• Say no to stupid requests. One of my dumber blunders was agreeing to do the sewer inspection for them. I just agreed to it without thinking, since it seemed like a small thing. Later I was like, “Why the hell am I doing their inspections for them?” I knew better and fumbled right into that one. I’m sure the buyer got a good laugh out of that one. Fortunately for me, my realtor agreed it was a blunder and he picked up the tab for that.
  • Make sure tenants are stable before you list. We were very close to having an empty unit filled when we decided to list. The vacant unit made for a nice convenience since the prospective buyer could view the empty unit and make sure they were fine with the basic set-up before making an offer and requesting access to the other units. However in the midst of the sale process, another tenant stopped paying, triggering an eviction. That meant the buyer would be buying a half-empty unit, sending up all kinds of red flags. In my case they buyer wasn’t sophisticated enough to understand the potential impacts, but it could have been a major problem. Most worrying for me, was that the lender could actually hold up the deal until all units were full. In the end, it was just an additional stress point, but it didn’t have any real impact. The buyer asked us to fill the unit where the eviction had taken place and we in turn asked if they had a lease they wanted us to use or if they wanted to review the potential renters first. They never responded to our questions on that so the building actually closed with just three units full.
  • Place time limits. Earlier on I should have realized they were just toying with me, signed a final two-week extension and let them suck it. But I kept playing along until the very end.
  • Refuse additional inspection. Now for something reasonable, I think it’s only fair to allow further inspection. But my building had been operating just fine for 40 years without issue. To allow someone to cut into a tenant’s unit to look for trouble was a bad idea. I should have refused. They may have backed out of the deal, but I would have been left then with a sane buyer or another year of rent.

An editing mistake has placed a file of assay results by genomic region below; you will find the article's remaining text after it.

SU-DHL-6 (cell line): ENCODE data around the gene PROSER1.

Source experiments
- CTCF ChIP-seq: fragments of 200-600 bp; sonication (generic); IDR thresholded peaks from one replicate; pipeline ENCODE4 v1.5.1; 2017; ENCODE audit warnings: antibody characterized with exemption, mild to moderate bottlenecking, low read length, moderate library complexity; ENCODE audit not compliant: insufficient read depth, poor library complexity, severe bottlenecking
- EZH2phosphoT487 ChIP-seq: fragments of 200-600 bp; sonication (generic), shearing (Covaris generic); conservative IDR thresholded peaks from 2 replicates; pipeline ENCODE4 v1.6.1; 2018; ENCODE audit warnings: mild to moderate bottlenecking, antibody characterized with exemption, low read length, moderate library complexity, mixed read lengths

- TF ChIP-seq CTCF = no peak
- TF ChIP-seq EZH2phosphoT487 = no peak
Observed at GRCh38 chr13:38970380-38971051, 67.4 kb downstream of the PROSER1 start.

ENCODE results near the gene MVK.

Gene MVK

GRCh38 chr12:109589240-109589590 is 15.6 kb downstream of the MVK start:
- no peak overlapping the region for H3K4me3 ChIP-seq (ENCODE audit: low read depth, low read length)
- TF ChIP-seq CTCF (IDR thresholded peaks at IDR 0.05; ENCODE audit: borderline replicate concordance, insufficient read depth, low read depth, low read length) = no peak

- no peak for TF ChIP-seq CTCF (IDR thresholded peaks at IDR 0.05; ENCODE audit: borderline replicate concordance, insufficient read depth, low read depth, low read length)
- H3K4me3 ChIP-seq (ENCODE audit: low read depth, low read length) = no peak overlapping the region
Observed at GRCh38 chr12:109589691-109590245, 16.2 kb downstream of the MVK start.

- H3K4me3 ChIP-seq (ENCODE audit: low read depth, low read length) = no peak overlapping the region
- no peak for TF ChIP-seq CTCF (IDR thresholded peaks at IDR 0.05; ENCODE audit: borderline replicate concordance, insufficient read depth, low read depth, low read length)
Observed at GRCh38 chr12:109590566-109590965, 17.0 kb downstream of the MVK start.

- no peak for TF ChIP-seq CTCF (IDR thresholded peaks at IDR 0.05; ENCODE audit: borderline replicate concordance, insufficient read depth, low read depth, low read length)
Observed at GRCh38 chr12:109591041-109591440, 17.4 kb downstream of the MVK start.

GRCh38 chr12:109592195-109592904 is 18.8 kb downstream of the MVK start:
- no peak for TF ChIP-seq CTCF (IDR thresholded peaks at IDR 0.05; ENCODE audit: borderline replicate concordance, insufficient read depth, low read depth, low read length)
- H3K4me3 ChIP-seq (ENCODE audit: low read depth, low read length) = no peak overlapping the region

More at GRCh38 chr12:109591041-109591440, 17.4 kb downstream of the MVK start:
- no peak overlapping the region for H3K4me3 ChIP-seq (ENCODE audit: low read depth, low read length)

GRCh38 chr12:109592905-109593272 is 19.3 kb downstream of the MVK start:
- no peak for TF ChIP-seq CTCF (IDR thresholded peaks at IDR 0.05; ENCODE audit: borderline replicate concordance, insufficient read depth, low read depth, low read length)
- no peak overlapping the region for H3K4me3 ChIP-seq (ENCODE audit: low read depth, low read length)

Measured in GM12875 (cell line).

• Pre-inspect your own building. It wouldn’t have saved me from a ton of hassle in my case, but I could have avoided a few glitches by hiring my own inspector first. I think it’s definitely a good idea.
  • Hire a local realtor who knows the area and who knows multifamily. I love my realtor and I especially like that he knows how to hold deals together, but his distance from the property did create some hassle and if he’d been local he would have known the buyer’s agent was a loon and we could have avoided a mess early-on. He also didn’t have a ton of multifamily experience. That was OK but it could have been helpful if he had a little more savvy in that area.
  • Don’t deal with crazy. In the latter years of my working career, I pretty much just stopped dealing with crazy people (which is harder than it sounds given that at least 30% of the workforce is basically nuts). I should have backed away once I saw I was dealing with a crazy person. Instead I tried to fight through it, causing myself all kinds of stress.

Maybe one of these days I’ll write up some advice on owning rentals in general. But hopefully if anyone out there is looking to sell a fourplex, some of this advice will be helpful.